How long have you been building?In 2019, I built my first full-suspension frame prototype. It was the predecessor to the Naosm frame, which is an enduro with 160mm of travel. Not a long time ago but it was and still is a very insightful learning experience. Then followed the hardtail and several other versions and prototypes. Gradually I learned a lot on them and I am now applying the experience I gained to the design of other frames.
Why choose custom over stock, especially in the high-performance mountain bike space?I see it as another option, another way that's there alongside the big bike manufacturers. Everybody has the choice whether to get a bike from a huge company that makes thousands of frames in Asia or to support a local manufacturer. But if there is something where custom/small-series manufacturing has a big advantage then I don't have to compromise on manufacturing.
As someone always iterating on geometry and design, does it feel like MTB geo has reached a point of balance?I think partly, yes. The biggest shift in the last 20 years has been incredible. It seems to me that there is now more tuning of "details" like suspension curves, rear wheel travel curves, etc. rather than the development of a whole new revolutionary suspension system. I'm not including e-bikes in this, though that's a huge area of development.
How would you describe your flavor of frame building?I have to say that clean design is very important on my frames and I play with it a lot to keep me satisfied. The characteristic small diameter of the steel tubes also contributes a lot. It feels completely different from solid carbon. Another important element is the low-mounted shock. The low placement helps to "clean up" the top of the frame and then it looks better on me.
Do you have any primary influences when it comes to bike design and fabrication?The design of the frames is more or less based on the manufacturing technology used. When I started my machinery was not very big and actually it is not big now. Eventually, I figured out a way to manage the production of all the frames and from that come some of the characteristic elements of Zoceli frames. For example, the tapered head tube looks like this for a very simple reason. It's easier to connect the down tube to a cylindrical surface than to a conical one. Some of the other parts that make up the frame were created in a similar way.
How far have you pushed geometry on bikes that you’ve built?Zoceli frames do not have extreme geometry, rather conservative. I understand why other manufacturers make the reach value long for example but on my frames it is rather shorter. It's kind of a golden mean but I'll see where the geometry gets in a while.
The Dobordelu “freeride” bike is a pretty wild creation, and is sporting an impressively complex suspension layout, how hard was the development process for that frame?I would say as challenging as making any other frame. It's true that it looks a bit complicated, but a closer look reveals a solid rear triangle connected via two links to the front triangle, just like the enduro frame Naosm. On this frame, a short chainstay was a priority, so I split the pivot into left and right sections that avoid the chainring and rear wheel. I achieved a chainstay length of 428mm for the 29" and 420mm for the 27.5. This gives the Dobordelu excellent maneuverability and the slack front end provides stability. Also this solution moves the center of gravity down. After debugging the prototype, this solution has worked well and I'm really excited about this frame.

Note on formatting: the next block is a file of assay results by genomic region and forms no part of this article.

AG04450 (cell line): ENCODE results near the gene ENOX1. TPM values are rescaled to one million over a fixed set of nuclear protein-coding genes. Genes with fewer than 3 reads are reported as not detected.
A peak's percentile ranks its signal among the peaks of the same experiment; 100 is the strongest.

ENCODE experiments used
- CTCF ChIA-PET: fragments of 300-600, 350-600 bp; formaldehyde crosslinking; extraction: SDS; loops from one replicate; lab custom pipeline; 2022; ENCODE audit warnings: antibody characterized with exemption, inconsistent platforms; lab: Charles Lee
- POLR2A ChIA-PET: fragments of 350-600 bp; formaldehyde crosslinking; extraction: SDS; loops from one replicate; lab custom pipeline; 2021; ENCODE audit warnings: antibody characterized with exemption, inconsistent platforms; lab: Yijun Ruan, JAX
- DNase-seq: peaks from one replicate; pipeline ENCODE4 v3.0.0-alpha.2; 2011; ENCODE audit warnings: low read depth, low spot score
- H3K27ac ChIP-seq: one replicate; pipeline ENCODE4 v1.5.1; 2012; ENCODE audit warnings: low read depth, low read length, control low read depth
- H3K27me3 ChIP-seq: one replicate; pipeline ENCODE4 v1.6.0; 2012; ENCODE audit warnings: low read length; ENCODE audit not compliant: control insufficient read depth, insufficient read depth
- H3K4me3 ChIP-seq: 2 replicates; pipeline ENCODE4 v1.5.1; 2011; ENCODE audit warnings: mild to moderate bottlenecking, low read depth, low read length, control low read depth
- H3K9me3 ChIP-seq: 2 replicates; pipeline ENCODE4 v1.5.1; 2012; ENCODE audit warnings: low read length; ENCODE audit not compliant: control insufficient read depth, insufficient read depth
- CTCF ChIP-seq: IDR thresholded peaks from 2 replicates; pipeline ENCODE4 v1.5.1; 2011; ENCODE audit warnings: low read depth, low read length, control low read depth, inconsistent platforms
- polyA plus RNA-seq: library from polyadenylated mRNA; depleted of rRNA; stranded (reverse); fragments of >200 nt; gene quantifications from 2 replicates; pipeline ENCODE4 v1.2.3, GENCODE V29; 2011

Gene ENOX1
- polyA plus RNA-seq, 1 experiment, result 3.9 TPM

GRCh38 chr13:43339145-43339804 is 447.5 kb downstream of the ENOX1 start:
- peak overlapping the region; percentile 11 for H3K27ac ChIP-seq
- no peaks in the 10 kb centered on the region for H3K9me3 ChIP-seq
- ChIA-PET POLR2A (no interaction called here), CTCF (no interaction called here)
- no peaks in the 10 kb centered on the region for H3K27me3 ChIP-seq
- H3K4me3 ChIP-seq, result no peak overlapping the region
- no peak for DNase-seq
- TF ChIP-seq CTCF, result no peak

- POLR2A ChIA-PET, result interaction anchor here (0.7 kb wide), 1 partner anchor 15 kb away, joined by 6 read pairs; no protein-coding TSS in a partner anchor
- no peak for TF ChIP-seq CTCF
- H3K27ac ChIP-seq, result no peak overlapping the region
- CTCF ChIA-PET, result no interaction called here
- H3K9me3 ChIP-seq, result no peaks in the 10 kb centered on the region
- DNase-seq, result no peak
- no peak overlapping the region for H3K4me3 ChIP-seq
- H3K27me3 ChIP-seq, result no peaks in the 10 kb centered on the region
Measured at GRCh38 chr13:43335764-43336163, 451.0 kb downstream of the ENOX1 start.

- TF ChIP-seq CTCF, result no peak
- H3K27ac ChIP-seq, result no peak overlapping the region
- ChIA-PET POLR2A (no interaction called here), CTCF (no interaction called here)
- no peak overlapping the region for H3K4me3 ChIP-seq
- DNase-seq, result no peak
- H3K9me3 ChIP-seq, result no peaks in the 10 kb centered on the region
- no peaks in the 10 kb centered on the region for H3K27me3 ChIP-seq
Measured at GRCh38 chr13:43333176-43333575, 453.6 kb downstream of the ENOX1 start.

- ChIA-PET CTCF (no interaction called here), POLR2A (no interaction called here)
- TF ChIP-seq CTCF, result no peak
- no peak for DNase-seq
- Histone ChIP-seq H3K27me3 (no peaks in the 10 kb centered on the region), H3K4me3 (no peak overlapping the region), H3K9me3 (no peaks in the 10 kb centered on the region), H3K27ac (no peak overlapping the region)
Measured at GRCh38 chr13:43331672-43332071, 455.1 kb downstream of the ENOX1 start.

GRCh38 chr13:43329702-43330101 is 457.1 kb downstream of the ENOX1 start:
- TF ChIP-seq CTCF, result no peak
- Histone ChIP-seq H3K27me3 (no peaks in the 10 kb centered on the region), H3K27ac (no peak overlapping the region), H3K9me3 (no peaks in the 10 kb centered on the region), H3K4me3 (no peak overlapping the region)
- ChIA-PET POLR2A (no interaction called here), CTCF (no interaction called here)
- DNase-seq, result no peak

Do you think there are lessons larger manufacturers could learn from solo fabricators like yourself?I would say that if I visited the design office of a large manufacturer and vice versa if the designer visited my workshop it could be mutually beneficial, for example some new ideas or thoughts. But a large manufacturer has a different approach, a different target group, so it's not really comparable I think.
Has it been hard to develop a stock line of bikes, or does it feel like an easier way forward as a small-scale builder?I'm a small one-man manufacturer so any frame development is quite challenging for me from a financial point of view and quite slow but it's possible. When a new prototype is created I post about it on my Instagram and people have the opportunity to buy the prototype at a lower price, helping me at least partially pay for the development.
Are there any bikes out there you’d love to ride? New or old, what intrigues you?I'm very interested in the technical solutions of other small manufacturers and like to read articles on Pinkbike about these bikes. I would love to ride these bikes and see them up close.
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Seriously though, not one to usually geek on frames but daaayum.
Enduro Frame....4,100 grams (about 9 lbs)
Freeride Frame....4,300 grams (about 9.4 lbs)
Will you be getting one of these to test? Personally, I am interested in the Enduro frame.
This whole idea of repairable steel is a joke to anyone with fabrication and welding experience. Yes it's possible, but it's cheaper and easier to build a whole new frame.
Carbon is so easy to repair a stoned surfer can do it for $40
It's actually not. I'm a ticketed fabricator with over 15 year industry experience. My post was factually based. In the past PB would atleast allows these post to be viewed,.now they just hid all counterpoints. Not the type of business i want to support. Facebook marketplace has made them irrelevant anyways.
Don't believe me? Check this out: www.rodbikes.com/catalog/outlaw/outlaw-main.html
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